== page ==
The Alaska Marine Ecosystem Considerations Database, http://access.afsc.noaa.gov/reem/ecoweb/Index.php, includes annually updated news about environmental and other conditions that may be affecting Alaska marine ecosystems, including the Eastern Bering Sea, the Gulf of Alaska, the Aleutian Islands and the High Arctic.

The ecosystem database also includes detailed assessments of ecosystem condition and handy report cards that provide a snapshot of the status for a variety of ecosystem indicators such as predator abundance, seabird reproductive success, human socio-economic factors, plankton size and more.
“The possibilities for how these data may help advance science, resource management and classroom learning are limitless, Aydin said.


Another resource of interest is the Stomach Examiner’s Tool, an online tool for identifying Alaska prey including detailed photos of prey parts most often found in fish stomachs, is at http://access.afsc.noaa.gov/REEM/SET/index.php

New Members to Join ASMI Meeting in Juneau

Two new seafood industry appointees will join the board of the Alaska Seafood Marketing Institute in Juneau on March 31, as the state’s top promoter of wild Alaska seafood hears reports on ASMI programs, communications and state budget issues.

Gov. Bill Walker earlier this week announced the appointments of Richard Riggs, chief executive officer of Silver Bay Seafoods, and Tom Enlow, president and chief executive officer of Unisea, to large processor seats on the board.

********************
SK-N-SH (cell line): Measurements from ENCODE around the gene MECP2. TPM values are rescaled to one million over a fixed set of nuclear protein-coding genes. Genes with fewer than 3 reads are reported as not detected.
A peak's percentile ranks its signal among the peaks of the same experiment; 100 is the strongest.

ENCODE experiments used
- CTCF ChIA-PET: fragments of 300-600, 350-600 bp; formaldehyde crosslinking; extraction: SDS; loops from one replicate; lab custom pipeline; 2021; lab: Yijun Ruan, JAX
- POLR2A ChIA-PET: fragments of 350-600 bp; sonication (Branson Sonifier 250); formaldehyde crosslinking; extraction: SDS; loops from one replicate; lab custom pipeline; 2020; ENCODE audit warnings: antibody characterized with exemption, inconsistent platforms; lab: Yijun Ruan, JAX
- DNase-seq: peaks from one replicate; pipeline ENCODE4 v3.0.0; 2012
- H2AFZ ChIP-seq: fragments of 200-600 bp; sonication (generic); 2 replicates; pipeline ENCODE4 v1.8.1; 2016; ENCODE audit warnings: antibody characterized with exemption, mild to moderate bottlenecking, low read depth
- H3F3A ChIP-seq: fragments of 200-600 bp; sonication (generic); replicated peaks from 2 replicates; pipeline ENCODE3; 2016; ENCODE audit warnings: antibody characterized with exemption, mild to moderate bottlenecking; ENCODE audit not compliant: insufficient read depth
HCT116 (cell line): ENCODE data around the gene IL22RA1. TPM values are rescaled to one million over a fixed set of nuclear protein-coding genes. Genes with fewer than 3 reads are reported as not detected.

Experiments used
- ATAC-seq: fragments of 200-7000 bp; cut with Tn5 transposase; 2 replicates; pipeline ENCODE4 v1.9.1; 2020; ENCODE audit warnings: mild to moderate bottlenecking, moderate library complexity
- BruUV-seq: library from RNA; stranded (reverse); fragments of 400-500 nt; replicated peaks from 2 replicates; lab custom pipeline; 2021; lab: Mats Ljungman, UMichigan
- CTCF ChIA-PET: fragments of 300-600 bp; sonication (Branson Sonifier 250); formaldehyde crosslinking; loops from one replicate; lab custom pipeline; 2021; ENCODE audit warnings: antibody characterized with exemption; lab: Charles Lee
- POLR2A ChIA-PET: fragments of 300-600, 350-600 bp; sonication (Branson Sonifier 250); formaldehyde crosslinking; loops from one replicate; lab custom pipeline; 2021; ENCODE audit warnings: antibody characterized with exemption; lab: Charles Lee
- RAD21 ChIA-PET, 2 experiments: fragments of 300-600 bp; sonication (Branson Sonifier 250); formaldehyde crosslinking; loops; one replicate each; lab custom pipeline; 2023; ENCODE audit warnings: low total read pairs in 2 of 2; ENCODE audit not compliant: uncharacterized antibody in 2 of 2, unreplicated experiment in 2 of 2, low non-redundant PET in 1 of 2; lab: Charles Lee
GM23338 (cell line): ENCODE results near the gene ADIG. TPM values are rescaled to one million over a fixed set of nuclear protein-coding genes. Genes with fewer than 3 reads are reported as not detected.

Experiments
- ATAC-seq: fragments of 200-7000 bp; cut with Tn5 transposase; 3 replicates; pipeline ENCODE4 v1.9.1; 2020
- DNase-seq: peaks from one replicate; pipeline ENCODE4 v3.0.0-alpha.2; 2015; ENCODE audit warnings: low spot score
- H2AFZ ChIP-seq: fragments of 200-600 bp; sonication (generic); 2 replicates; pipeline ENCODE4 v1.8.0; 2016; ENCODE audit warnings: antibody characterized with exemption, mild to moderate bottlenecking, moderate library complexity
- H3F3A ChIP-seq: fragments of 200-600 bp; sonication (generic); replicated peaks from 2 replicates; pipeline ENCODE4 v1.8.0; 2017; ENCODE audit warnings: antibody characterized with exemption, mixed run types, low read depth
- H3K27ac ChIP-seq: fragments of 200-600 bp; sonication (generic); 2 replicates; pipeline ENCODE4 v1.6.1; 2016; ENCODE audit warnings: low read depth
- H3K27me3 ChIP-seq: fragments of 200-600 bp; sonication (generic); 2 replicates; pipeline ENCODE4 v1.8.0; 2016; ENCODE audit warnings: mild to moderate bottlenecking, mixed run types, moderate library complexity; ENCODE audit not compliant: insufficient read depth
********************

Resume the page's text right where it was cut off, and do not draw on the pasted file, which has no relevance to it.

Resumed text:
Enlow takes the seat vacated by Barry Collier, president of Peter Pan Seafoods, whose term has expired.

Riggs will serve through the end of June in the large processor seat vacated by Amy Humphries, former president and chief executive officer of Icicle Seafoods, who resigned. Humphries left Icicle to become chief financial officer for the Seattle-based dairy company Darigold.

Come June 30, Riggs’ seat, the harvester seat currently help by veteran Kevin Adams, the small processor seat currently filled by Jack Schultheis, general manager of Kwik’Pak Fisheries, will be up for appointments by Walker.

The March ASMI board agenda includes a state of the state budget review from the McDowell Group. The board will also get updates on its food service, retail, communications, international program, sustainability program, seafood technical program and global food air program.
The meeting is open to the public and will be teleconferenced.


The call in number of 800-315-6338. The alternate call in number is 1-913-90409376 and the access code is 05684.

Processing Capacity Boosted for Bristol Bay

Twelve major processors of Bristol Bay’s salmon run say their intended purchases for 2016 total 35.5 million fish, which is about six million fish more than the forecast harvest of 29.5 million fish.

Responding to the Alaska Department of Fish and Game survey, they estimated a maximum daily processing capacity of 2.6 million fish per day, which could be sustained for some 17 days. State biologists cautioned that the salmon processing capacity estimated in their report is not guaranteed, nor is there an implied guarantee that all fishermen will have buyers for all of their salmon.

The ADF&G harvest forecast of 29.52 million fish, released last October, would be eight percent greater than the previous 10-year mean harvest, and 46 percent greater than the long-term mean harvest of 20.20 million fish.